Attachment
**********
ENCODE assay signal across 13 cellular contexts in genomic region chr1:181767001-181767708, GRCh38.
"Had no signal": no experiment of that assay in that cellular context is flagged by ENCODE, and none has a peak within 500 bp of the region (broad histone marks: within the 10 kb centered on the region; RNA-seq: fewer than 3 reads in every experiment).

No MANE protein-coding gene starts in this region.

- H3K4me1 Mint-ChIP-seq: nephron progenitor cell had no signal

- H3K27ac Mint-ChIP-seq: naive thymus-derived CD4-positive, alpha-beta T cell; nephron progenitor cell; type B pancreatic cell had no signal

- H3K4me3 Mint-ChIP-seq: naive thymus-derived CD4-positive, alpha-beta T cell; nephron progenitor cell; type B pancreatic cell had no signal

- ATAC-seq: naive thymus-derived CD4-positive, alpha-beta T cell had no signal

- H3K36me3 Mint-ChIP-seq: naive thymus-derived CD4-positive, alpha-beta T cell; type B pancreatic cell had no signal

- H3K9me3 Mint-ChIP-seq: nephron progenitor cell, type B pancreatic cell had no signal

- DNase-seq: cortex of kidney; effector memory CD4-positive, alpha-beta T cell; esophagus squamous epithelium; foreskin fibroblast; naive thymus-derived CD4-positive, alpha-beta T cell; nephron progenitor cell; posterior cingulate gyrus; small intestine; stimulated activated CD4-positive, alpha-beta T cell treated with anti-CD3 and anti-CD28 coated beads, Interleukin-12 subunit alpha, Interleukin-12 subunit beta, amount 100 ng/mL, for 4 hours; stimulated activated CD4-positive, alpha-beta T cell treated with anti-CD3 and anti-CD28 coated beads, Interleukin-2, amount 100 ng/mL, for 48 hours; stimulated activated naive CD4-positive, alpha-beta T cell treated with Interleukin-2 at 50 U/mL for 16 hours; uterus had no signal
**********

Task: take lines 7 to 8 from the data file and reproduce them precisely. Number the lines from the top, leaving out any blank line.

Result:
- ATAC-seq: naive thymus-derived CD4-positive, alpha-beta T cell had no signal

- H3K36me3 Mint-ChIP-seq: naive thymus-derived CD4-positive, alpha-beta T cell; type B pancreatic cell had no signal